There is not without reason that first in Italy, then in Israel and everywhere else, people came to the resort of music-playing and singing, from home concerts of big masters like pianist Yevgeny Kissin and  violinist Vadim Gluzman to endless impromptu on balconies and all over the electronic space.  We have resorted to existing and new records and DVDs, non-stop streaming of all sorts, we are soaking ourselves in this music therapy daily, days on. It does help a bit. 

My husband Michael who paints music more than he paints any other subject in his oeuvre, believes that music is a primary art. In music, our emotional response to anything is elicited in the first. That’s why King David not just composed poetry of his – and ours – Psalms, but sang it. That’s why in the Judaic literature one finds that the Creator praises and values  a man who sings to him the most. 

Michael Rogatchi (C). Amadeus. Star Rain. Oil on canvas. 120 x 100 cm. 2010.

Why is that encouragement to sing? Why is the whisper of a prayer which could be regarded as something very personal to share with the Creator is not enough? Because one has to have the courage to appeal to the Creator loudly, one has to overcome the inner barrier of self-restraint to sing.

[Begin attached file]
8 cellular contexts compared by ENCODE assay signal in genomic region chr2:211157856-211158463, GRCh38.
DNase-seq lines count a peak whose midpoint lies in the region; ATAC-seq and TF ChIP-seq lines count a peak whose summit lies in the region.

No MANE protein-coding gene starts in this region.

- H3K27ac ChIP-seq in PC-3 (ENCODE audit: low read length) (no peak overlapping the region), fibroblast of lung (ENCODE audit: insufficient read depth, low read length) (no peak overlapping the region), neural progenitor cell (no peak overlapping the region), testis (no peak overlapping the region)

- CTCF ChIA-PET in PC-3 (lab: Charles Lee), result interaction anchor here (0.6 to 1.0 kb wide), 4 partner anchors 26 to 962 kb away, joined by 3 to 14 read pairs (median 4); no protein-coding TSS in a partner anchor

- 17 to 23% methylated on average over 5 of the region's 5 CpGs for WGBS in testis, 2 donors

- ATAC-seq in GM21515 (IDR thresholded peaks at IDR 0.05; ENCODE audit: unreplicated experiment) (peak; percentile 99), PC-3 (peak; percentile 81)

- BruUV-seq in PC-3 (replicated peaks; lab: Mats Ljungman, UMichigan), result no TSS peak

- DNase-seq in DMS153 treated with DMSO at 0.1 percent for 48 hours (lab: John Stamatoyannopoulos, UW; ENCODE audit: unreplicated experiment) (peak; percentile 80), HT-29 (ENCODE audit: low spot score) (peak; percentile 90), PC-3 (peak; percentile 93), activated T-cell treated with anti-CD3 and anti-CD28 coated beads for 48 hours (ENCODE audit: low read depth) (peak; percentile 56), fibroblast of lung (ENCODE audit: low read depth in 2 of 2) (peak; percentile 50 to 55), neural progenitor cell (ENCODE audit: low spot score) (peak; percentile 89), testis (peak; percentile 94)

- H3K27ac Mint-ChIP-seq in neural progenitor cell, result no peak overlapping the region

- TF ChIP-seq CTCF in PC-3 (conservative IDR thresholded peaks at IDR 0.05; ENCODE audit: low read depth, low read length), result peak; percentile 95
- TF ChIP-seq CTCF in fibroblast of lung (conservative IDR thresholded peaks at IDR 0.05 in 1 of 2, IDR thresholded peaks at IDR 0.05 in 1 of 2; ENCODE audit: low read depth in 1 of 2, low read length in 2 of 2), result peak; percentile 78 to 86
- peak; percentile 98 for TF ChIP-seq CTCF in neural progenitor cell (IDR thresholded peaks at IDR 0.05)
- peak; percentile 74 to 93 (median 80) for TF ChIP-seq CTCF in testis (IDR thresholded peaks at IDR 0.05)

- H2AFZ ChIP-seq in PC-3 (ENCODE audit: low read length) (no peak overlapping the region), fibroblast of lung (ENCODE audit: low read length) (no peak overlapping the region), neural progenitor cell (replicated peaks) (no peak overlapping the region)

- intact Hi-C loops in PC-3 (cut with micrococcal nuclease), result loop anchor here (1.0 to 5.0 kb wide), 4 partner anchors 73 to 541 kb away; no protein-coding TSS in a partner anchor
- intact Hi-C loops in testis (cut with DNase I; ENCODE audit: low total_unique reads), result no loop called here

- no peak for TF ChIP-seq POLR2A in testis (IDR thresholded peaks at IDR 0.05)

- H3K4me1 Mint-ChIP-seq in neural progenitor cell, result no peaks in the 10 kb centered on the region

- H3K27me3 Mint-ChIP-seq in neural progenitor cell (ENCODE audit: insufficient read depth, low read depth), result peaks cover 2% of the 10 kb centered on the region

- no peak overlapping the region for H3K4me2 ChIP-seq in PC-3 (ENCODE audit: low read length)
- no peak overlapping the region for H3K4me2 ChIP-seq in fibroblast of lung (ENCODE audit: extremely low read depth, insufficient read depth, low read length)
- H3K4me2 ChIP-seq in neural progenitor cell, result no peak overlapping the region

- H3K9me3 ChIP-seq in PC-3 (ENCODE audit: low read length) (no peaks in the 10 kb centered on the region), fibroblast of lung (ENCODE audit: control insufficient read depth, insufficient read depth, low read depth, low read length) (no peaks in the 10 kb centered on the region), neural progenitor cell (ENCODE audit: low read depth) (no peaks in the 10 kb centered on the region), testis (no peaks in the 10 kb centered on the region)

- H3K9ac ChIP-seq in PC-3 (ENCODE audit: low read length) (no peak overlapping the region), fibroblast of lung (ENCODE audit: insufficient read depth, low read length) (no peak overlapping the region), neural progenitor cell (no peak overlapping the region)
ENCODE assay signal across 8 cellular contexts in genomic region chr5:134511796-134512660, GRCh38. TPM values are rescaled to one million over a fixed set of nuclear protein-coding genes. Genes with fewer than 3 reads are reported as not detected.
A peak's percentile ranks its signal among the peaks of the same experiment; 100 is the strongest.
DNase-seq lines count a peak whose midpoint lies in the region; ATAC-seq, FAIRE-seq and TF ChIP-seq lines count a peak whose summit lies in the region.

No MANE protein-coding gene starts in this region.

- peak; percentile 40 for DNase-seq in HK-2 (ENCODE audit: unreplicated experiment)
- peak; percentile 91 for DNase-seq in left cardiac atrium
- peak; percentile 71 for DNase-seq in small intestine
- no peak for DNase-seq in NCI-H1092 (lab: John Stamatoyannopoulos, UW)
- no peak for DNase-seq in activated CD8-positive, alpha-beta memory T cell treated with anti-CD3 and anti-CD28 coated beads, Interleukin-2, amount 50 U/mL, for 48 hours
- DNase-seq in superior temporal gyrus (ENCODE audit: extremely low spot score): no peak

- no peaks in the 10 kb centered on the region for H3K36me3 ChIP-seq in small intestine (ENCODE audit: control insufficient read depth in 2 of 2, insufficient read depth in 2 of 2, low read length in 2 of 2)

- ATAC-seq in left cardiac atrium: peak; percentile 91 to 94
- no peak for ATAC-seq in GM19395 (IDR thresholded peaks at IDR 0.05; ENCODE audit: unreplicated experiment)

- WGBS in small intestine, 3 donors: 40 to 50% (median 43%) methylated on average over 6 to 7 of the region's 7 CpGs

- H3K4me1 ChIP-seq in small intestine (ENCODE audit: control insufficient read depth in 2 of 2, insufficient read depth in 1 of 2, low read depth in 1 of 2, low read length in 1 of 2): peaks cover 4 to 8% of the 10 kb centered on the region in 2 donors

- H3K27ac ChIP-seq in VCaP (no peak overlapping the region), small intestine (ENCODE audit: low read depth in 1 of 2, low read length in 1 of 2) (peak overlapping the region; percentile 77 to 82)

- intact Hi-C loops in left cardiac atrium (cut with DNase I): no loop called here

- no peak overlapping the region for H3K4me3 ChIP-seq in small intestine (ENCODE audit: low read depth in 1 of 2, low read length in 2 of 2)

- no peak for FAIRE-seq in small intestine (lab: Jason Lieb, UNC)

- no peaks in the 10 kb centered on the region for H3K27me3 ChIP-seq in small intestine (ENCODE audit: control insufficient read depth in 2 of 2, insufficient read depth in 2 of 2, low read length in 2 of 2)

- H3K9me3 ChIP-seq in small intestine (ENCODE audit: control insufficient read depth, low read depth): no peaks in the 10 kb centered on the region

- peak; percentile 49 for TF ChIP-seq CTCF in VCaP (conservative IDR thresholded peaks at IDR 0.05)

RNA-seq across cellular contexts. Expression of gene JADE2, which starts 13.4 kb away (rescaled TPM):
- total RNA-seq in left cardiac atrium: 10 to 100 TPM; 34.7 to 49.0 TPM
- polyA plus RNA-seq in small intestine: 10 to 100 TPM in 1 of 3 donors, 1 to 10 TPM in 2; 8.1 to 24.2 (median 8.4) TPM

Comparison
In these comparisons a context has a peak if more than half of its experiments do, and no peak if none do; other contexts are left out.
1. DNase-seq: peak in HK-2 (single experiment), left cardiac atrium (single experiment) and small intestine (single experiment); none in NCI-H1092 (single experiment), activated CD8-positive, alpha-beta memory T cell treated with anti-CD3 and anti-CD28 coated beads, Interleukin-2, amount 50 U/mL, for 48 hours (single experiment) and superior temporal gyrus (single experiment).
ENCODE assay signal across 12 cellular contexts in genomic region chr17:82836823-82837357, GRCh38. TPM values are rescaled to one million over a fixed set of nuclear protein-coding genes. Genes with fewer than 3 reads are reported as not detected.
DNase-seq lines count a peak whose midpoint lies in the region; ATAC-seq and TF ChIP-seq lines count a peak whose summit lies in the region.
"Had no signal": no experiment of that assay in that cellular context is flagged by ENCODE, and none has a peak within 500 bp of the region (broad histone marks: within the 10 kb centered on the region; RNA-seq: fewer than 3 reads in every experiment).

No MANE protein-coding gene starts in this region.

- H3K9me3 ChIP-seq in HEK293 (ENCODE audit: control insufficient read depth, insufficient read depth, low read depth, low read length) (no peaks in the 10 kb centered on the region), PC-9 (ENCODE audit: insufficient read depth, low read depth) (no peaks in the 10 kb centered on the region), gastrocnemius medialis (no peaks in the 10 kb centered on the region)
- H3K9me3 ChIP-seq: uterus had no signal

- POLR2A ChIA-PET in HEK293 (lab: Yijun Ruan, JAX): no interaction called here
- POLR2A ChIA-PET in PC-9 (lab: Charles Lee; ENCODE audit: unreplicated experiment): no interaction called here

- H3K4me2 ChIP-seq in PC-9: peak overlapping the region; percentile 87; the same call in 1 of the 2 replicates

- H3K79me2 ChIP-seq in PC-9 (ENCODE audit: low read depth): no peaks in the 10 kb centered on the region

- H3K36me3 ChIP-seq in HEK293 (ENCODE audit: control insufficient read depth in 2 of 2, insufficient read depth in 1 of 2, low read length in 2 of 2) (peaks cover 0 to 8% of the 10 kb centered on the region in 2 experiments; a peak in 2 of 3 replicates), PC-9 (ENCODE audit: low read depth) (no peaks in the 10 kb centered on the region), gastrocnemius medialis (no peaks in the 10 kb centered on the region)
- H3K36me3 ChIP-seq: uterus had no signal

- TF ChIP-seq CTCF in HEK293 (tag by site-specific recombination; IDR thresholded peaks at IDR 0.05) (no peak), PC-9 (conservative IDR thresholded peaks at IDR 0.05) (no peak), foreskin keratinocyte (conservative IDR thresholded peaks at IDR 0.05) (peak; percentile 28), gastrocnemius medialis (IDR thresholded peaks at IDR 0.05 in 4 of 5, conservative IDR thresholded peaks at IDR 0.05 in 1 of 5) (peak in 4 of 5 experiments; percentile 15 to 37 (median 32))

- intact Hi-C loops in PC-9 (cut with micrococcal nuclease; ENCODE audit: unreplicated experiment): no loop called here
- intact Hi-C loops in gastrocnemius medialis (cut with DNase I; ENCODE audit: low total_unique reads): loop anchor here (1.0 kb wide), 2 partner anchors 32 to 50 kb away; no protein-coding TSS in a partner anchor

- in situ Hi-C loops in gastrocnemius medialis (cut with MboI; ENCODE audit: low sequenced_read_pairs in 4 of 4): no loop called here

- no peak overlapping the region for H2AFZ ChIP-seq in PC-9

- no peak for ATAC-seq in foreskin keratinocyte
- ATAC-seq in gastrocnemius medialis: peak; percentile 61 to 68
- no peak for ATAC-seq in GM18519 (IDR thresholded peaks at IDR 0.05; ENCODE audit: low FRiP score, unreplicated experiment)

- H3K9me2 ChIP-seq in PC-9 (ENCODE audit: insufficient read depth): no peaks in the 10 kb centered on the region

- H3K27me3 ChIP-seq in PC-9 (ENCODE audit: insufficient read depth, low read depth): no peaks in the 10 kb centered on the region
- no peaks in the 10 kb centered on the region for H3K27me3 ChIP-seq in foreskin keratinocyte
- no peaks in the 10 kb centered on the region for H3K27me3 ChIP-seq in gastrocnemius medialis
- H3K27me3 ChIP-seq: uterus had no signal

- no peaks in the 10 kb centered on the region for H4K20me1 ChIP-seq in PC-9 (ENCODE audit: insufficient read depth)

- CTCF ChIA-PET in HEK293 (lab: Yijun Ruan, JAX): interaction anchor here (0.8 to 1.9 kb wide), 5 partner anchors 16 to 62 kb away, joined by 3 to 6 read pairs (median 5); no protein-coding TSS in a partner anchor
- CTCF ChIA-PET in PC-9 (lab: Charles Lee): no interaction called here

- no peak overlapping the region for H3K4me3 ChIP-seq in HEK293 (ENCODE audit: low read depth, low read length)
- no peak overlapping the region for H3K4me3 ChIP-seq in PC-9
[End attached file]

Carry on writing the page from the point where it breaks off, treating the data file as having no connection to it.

Music, both created and performed is always a prayer, if it is a good one. That’s why it gets in our hearts so directly and affects us in the way it does.   

Music also heals, we all know it. Scientific conferences on the subject  annually bring new knowledge on it, with growing evidence on how Mozart, Bach and Vivaldi directly influence certain areas of the human brain and how music helps in therapy of certain diseases. It is the one of the most interesting scientific directions which develops rapidly.